Examined in this article is how the recognition of Sam-Han (三韓), which was the foundation of a notion (developed by the Shilla people) that suggested the Three Han entities had been one all along (三韓一統意識), originated and formed. Also examined is how Shilla viewed the other opponent countries during the Unification war.
The term Sam-Han (三韓), appearing in Chinese historical texts, originally referred to the three Han entities on the Korean peninsula. Yet later, when all of these entities disappeared, it became a term used to refer to all the historical entities existing in the east of China in a generic sense, including Goguryeo (高句 麗), which was not part of the Sam-Han legacy, as well as Joseon (朝鮮), which had existed well before the time of Sam-Han.
Diplomatically, the Chinese Dang (唐) dynasty encouraged the three dynasties to get along with each other, and emphasized historical similarities shared by them (supposedly through Sam-Han), but Shilla never accepted or embraced such a notion. There are examples in Samguk Yusa (Tales of the Three Dynasties that Remain to be Told) or Samguk Sagi (History of the Three Dynasties), in which the Shilla people are depicted as referring to their own history as the history of Sam-Han, but in most cases they were rather expressions came from their descendants, the people of Goryeo.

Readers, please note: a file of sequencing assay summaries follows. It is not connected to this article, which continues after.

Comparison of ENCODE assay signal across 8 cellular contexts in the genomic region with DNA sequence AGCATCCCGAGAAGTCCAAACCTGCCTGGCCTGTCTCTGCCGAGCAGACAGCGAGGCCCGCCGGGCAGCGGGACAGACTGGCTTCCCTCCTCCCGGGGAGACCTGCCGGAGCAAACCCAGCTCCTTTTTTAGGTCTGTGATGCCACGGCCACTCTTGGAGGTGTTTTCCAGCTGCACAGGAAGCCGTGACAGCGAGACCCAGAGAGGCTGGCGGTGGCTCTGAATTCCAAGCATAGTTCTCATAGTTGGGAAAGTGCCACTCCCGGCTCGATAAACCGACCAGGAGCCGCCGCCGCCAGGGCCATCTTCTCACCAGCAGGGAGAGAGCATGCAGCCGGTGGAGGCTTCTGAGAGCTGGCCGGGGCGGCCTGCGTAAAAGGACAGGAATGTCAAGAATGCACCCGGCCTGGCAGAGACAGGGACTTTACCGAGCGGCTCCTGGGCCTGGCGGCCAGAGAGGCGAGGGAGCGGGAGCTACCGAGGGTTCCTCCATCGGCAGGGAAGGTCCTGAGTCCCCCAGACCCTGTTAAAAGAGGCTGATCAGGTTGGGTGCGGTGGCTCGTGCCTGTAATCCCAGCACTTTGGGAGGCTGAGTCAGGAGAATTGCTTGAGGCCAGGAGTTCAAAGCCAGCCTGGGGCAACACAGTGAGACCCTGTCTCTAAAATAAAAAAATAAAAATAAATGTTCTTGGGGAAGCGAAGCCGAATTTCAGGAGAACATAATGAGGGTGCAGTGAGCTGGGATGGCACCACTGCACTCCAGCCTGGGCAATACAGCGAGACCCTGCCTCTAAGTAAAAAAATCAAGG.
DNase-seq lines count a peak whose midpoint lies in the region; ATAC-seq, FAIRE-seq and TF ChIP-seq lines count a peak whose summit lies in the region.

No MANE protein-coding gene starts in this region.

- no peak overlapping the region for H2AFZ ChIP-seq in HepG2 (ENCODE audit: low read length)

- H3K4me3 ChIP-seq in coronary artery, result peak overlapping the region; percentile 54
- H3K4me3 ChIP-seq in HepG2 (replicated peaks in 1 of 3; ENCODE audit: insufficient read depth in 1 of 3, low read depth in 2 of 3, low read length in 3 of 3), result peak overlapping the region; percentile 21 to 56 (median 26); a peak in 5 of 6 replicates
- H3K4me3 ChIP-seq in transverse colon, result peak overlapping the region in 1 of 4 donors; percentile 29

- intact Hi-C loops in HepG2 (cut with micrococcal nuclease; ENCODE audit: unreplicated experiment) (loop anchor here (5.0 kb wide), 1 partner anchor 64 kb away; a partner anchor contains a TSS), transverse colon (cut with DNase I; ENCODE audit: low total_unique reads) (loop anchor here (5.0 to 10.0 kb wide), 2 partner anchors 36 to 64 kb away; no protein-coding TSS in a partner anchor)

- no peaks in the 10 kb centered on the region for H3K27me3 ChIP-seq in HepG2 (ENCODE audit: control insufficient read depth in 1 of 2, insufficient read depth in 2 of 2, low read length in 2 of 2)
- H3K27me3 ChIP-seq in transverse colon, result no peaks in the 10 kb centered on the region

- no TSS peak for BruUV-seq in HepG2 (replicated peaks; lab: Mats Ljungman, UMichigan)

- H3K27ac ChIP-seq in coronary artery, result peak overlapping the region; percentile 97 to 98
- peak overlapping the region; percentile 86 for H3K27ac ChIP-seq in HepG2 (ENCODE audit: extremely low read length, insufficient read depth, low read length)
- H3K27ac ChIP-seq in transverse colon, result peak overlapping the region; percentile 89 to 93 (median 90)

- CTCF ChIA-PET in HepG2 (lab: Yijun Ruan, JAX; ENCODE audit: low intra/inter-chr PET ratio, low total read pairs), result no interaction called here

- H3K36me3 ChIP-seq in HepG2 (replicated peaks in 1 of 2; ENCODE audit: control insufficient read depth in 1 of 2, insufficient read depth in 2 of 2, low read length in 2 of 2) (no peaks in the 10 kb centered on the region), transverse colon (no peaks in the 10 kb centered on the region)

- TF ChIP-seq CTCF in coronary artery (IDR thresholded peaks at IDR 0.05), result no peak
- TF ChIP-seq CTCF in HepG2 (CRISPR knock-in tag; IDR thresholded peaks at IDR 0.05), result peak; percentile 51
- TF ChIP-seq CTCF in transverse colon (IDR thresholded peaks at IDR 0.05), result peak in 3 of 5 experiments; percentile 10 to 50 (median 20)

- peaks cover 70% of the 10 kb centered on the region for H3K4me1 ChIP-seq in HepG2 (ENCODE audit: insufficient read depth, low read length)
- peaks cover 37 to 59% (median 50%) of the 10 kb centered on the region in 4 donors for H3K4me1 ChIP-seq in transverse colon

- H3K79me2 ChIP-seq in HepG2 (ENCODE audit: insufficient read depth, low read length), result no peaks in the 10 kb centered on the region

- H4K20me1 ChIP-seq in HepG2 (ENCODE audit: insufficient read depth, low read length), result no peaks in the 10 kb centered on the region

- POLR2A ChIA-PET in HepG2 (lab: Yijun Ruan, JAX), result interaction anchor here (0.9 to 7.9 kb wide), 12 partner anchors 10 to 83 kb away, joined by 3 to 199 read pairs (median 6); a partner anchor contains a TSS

Being continuously harassed by all types of foreign invasions, Shilla needed an ideological notion that could enable itself to sustain and endure; hence, the Shilla people came to consider themselves as occupying the center of the universe. One expression revealing this type of view of the world was Gu-Han (九韓, nine Han entities), which was based upon the concept of Nine Types of Yet-to-be Civilized ( Gu-Ih , 九夷). In theory, these Gu-Han units paid tribute to Shilla and were therefore conceptual figures essentially different from the Sam-Han units, which included Shilla itself.